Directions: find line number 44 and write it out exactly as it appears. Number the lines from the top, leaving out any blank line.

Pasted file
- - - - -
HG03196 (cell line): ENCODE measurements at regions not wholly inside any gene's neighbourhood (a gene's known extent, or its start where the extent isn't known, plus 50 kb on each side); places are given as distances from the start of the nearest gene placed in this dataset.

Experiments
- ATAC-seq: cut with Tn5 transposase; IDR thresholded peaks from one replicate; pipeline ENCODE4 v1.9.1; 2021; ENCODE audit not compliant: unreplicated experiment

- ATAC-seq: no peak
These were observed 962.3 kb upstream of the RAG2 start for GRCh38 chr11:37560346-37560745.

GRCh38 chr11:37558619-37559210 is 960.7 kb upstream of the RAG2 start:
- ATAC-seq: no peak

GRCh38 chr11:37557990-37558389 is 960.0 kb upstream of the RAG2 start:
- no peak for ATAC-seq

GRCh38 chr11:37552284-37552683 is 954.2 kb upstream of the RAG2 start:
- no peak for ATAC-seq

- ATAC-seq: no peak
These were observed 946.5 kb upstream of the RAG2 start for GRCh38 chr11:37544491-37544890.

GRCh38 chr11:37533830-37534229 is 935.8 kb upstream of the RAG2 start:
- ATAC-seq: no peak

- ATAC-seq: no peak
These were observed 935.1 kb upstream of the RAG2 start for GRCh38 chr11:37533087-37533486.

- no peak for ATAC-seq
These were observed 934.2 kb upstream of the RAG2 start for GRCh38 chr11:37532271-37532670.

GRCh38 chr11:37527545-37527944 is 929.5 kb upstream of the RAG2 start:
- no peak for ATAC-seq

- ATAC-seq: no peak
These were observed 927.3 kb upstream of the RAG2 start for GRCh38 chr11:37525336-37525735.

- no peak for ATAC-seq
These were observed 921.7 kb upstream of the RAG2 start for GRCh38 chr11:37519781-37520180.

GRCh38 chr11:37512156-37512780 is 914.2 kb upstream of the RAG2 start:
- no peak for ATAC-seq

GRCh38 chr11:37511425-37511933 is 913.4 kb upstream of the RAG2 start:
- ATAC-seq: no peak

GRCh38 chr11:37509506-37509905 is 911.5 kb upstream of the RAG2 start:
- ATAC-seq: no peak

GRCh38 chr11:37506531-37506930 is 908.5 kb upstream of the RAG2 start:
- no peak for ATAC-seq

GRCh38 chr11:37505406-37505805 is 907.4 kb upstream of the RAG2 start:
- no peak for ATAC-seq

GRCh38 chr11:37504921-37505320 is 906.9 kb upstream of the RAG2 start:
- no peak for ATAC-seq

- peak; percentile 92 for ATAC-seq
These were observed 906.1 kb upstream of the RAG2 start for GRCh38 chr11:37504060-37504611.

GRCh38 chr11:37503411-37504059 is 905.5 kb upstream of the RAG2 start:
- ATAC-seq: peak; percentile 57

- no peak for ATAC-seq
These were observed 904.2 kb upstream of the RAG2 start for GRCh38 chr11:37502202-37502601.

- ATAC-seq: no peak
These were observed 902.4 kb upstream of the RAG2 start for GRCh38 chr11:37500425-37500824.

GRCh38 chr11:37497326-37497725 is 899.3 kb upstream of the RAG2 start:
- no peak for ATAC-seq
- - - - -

- ATAC-seq: no peak